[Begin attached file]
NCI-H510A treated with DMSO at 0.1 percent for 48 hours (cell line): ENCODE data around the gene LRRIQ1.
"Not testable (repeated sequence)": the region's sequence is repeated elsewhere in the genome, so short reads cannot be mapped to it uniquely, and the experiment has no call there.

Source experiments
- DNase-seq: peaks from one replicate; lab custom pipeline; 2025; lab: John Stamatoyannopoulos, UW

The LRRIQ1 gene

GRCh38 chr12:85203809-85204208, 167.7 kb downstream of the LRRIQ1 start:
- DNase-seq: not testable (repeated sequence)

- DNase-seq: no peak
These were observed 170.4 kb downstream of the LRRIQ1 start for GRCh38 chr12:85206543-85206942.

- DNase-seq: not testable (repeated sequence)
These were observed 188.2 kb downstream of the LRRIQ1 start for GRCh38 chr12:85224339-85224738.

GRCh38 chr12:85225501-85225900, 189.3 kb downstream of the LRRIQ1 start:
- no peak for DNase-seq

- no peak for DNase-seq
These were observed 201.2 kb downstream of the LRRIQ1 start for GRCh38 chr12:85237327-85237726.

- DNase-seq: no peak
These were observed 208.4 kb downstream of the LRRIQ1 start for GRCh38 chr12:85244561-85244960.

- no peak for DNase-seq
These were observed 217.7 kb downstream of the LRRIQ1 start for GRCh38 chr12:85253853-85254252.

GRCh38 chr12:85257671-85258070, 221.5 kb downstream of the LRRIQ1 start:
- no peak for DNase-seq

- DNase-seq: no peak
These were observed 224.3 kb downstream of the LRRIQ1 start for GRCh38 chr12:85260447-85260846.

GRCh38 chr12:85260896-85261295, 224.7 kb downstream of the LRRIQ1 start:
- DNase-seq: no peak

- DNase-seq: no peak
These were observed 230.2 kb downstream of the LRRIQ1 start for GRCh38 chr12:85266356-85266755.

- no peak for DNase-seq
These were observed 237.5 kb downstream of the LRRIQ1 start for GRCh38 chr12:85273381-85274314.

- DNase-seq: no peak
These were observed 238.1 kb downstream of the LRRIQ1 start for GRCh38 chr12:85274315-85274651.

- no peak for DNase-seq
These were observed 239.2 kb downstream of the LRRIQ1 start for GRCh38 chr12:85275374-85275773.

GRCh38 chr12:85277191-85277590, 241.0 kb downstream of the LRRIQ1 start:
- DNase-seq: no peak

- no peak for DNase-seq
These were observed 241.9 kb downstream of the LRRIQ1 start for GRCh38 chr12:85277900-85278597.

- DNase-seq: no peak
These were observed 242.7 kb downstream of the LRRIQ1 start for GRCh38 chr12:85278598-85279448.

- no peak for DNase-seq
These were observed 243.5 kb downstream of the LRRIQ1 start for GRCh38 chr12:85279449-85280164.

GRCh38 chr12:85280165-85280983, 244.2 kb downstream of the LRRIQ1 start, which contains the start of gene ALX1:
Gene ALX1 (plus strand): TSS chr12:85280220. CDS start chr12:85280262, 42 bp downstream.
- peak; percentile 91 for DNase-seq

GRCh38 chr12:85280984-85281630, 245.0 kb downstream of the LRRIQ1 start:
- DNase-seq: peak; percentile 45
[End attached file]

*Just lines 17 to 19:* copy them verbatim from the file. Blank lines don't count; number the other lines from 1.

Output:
These were observed 208.4 kb downstream of the LRRIQ1 start for GRCh38 chr12:85244561-85244960.

- no peak for DNase-seq
These were observed 217.7 kb downstream of the LRRIQ1 start for GRCh38 chr12:85253853-85254252.